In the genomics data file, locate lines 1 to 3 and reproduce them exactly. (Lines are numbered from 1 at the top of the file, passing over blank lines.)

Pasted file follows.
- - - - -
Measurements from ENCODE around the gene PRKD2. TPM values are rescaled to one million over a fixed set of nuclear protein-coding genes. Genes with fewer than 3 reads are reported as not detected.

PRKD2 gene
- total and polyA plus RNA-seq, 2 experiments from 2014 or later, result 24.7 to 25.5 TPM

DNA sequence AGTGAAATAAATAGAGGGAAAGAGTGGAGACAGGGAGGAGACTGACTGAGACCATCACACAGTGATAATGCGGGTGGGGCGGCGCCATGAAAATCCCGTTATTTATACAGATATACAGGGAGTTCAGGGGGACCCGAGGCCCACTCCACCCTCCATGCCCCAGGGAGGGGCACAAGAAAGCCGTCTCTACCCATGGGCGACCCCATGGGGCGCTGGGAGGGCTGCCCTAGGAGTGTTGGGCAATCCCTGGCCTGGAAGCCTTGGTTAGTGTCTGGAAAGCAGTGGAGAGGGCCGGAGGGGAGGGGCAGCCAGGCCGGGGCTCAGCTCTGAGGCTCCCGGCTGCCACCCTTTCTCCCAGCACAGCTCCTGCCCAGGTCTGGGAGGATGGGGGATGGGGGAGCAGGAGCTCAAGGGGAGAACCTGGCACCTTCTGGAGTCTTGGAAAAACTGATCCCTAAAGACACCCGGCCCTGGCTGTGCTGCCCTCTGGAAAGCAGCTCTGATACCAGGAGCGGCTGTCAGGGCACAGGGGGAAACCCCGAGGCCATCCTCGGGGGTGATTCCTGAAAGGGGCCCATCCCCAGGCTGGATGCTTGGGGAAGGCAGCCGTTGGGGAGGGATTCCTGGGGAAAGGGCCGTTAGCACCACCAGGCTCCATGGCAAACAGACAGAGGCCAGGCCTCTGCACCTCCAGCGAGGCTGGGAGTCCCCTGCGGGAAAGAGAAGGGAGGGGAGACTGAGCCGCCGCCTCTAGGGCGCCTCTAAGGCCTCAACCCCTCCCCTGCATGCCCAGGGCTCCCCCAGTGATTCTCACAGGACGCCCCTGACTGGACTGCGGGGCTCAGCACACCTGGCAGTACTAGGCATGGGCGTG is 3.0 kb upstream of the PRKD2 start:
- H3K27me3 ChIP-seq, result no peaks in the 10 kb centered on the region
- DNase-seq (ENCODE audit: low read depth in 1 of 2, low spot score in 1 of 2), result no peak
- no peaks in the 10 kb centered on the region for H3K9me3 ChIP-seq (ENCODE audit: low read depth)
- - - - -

Measurements from ENCODE around the gene PRKD2. TPM values are rescaled to one million over a fixed set of nuclear protein-coding genes. Genes with fewer than 3 reads are reported as not detected.

PRKD2 gene
- total and polyA plus RNA-seq, 2 experiments from 2014 or later, result 24.7 to 25.5 TPM